Crypto Tax Season Is Coming. Are You Ready?

How the IRS defines a crypto broker, which has substantial implications for tax disclosures, is still an open question

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It’s never too early to get your ducks in a row when it comes to prepping for fast-approaching crypto tax reporting, according to accounting executives. 

The US Treasury has delayed releasing its new set of crypto tax guidelines. There’s still no word on a definitive timeline for finalized rules — and who is responsible for reporting what, causing headaches for taxpayers, according to Erin Fennimore, head of tax and information reporting at TaxBit.

“There are a lot of exchanges and other crypto-native entities that are reporting already because there’s a lot of value to the end customer,” Fennimore said during a Blockworks webinar. “But, until those final regulations are released, we won’t know the new effective date, nor do we have any further clarity.” 

The Infrastructure Investment and Jobs Act (IIJA), passed in November 2021, requires the IRS to define what entities ought to be categorized as a “cryptocurrency broker.” The law has led to continued concerns from crypto proponents wary of what they deem a likely government overreach in terms of who and what falls under that broad designation and ensuing regulatory requirements. 

What the law says now

As the law now stands, crypto miners and transaction validators could potentially be considered brokers. But they say they may not have the prerequisite information to complete the IRS’ 1099 form and related requests for financial information.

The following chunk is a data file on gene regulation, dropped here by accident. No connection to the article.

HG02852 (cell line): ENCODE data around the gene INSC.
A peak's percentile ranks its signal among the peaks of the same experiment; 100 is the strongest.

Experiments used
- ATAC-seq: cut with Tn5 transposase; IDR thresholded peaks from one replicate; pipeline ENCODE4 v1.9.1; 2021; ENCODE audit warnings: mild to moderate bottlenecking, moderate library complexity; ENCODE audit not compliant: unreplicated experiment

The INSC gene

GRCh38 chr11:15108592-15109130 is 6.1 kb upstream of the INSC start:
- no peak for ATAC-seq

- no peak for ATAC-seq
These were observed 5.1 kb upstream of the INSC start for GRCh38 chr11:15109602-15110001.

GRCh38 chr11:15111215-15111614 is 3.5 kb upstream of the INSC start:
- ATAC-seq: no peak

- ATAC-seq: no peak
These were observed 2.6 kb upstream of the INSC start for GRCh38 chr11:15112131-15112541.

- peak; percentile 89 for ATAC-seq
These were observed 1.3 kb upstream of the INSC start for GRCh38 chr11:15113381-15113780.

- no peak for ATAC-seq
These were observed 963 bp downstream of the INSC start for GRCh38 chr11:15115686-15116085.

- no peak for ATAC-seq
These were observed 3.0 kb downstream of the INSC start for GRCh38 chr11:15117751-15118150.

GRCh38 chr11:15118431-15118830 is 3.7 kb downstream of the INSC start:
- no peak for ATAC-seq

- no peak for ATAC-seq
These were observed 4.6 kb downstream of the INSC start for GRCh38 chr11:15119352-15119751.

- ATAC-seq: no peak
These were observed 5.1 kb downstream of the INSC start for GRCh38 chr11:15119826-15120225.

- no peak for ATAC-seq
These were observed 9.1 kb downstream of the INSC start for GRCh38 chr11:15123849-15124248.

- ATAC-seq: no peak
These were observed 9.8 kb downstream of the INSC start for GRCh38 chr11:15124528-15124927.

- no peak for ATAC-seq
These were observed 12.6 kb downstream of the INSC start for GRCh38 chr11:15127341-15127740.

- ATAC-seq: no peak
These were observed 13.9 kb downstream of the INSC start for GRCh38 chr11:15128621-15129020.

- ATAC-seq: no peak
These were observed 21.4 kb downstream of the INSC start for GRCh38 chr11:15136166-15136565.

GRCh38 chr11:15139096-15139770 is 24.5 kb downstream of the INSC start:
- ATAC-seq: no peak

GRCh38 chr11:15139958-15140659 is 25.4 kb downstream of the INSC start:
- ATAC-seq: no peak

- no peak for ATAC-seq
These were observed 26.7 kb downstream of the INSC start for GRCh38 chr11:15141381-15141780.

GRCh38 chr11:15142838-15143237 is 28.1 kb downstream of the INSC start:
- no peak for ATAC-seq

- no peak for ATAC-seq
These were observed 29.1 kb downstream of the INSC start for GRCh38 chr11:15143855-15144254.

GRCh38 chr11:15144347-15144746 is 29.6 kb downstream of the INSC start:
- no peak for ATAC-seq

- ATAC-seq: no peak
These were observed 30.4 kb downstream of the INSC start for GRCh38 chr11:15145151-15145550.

Some cases are more black and white, though, Fennimore added, so certain parties should get prepared. Now. 

“There’s some situations that I think it’s very clear…centralized exchanges are brokers, that is very clear, in my opinion,” Fennimore said. “If it’s very clear, then you should start preparing now.” 

Even given an uncertain regulatory outlook, there are steps industry players can take now to ease the burden down the line, according to Tara Ferris, a principal at EY. That mainly involves getting appropriate infrastructure rails in place, she said. 

“We assume that W-9s will be required, just as they are required today in the corporate context, and so, in order to do that, you have to have a mechanism to collect those forms and validate those forms,” Ferris said. 

Many of the requirements brokers will have to meet have already been defined, she added, making it easier for businesses to start thinking about where they need to ramp up resources and focus their efforts. 

“What we know is that we’re going to need to start recording sales of digital assets, we’re going to need to know the cost basis and holding period for reporting on these digital assets, we’re going to need to issue broker transfer statements for transfers to other brokers,” Ferris said. 

Plus, according to Fennimore, the earlier taxpayers start to think about what will be required and what rails they will need to have in place, the better. 

“Don’t try to tackle everything at once,” Fennimore said. “Take it in incremental steps because you’re gonna be much more successful trying to tackle one thing at a time than everything all at once.”


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